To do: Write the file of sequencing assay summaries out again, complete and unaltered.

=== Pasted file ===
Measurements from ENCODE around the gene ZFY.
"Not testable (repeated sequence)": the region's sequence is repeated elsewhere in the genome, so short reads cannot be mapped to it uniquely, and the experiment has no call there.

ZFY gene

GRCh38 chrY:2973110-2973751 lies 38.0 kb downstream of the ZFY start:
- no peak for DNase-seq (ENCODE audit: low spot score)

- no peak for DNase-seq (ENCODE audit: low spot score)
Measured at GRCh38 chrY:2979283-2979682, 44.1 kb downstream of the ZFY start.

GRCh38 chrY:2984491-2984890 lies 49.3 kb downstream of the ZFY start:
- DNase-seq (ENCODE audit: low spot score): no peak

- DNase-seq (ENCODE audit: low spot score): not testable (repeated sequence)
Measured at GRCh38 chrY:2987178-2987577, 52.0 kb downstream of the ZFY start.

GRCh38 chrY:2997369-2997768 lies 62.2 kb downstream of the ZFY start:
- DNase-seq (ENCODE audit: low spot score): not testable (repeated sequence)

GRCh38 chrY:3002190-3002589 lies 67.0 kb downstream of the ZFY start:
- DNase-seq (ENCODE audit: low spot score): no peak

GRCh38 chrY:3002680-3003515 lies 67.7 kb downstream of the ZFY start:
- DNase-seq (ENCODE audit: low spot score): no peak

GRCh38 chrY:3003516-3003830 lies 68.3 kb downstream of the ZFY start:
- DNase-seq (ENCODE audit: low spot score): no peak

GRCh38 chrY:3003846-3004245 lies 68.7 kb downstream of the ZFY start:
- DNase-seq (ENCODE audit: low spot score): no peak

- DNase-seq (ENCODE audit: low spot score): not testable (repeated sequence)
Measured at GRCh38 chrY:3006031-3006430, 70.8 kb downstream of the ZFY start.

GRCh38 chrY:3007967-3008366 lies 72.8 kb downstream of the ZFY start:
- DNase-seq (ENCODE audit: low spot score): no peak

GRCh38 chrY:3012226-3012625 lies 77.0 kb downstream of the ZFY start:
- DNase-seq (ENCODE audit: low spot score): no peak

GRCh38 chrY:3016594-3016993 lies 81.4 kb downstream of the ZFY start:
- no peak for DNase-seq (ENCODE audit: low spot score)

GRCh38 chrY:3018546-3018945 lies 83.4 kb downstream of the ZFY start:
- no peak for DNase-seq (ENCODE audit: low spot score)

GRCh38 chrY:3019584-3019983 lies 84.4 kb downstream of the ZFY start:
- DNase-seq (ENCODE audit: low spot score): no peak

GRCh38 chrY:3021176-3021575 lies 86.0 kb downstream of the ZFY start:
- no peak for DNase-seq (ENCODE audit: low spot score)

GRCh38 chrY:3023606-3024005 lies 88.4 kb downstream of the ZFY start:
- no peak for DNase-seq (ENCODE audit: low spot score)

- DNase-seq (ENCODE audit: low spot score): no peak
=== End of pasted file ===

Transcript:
Measurements from ENCODE around the gene ZFY.
"Not testable (repeated sequence)": the region's sequence is repeated elsewhere in the genome, so short reads cannot be mapped to it uniquely, and the experiment has no call there.

ZFY gene

GRCh38 chrY:2973110-2973751 lies 38.0 kb downstream of the ZFY start:
- no peak for DNase-seq (ENCODE audit: low spot score)

- no peak for DNase-seq (ENCODE audit: low spot score)
Measured at GRCh38 chrY:2979283-2979682, 44.1 kb downstream of the ZFY start.

GRCh38 chrY:2984491-2984890 lies 49.3 kb downstream of the ZFY start:
- DNase-seq (ENCODE audit: low spot score): no peak

- DNase-seq (ENCODE audit: low spot score): not testable (repeated sequence)
Measured at GRCh38 chrY:2987178-2987577, 52.0 kb downstream of the ZFY start.

GRCh38 chrY:2997369-2997768 lies 62.2 kb downstream of the ZFY start:
- DNase-seq (ENCODE audit: low spot score): not testable (repeated sequence)

GRCh38 chrY:3002190-3002589 lies 67.0 kb downstream of the ZFY start:
- DNase-seq (ENCODE audit: low spot score): no peak

GRCh38 chrY:3002680-3003515 lies 67.7 kb downstream of the ZFY start:
- DNase-seq (ENCODE audit: low spot score): no peak

GRCh38 chrY:3003516-3003830 lies 68.3 kb downstream of the ZFY start:
- DNase-seq (ENCODE audit: low spot score): no peak

GRCh38 chrY:3003846-3004245 lies 68.7 kb downstream of the ZFY start:
- DNase-seq (ENCODE audit: low spot score): no peak

- DNase-seq (ENCODE audit: low spot score): not testable (repeated sequence)
Measured at GRCh38 chrY:3006031-3006430, 70.8 kb downstream of the ZFY start.

GRCh38 chrY:3007967-3008366 lies 72.8 kb downstream of the ZFY start:
- DNase-seq (ENCODE audit: low spot score): no peak

GRCh38 chrY:3012226-3012625 lies 77.0 kb downstream of the ZFY start:
- DNase-seq (ENCODE audit: low spot score): no peak

GRCh38 chrY:3016594-3016993 lies 81.4 kb downstream of the ZFY start:
- no peak for DNase-seq (ENCODE audit: low spot score)

GRCh38 chrY:3018546-3018945 lies 83.4 kb downstream of the ZFY start:
- no peak for DNase-seq (ENCODE audit: low spot score)

GRCh38 chrY:3019584-3019983 lies 84.4 kb downstream of the ZFY start:
- DNase-seq (ENCODE audit: low spot score): no peak

GRCh38 chrY:3021176-3021575 lies 86.0 kb downstream of the ZFY start:
- no peak for DNase-seq (ENCODE audit: low spot score)

GRCh38 chrY:3023606-3024005 lies 88.4 kb downstream of the ZFY start:
- no peak for DNase-seq (ENCODE audit: low spot score)

- DNase-seq (ENCODE audit: low spot score): no peak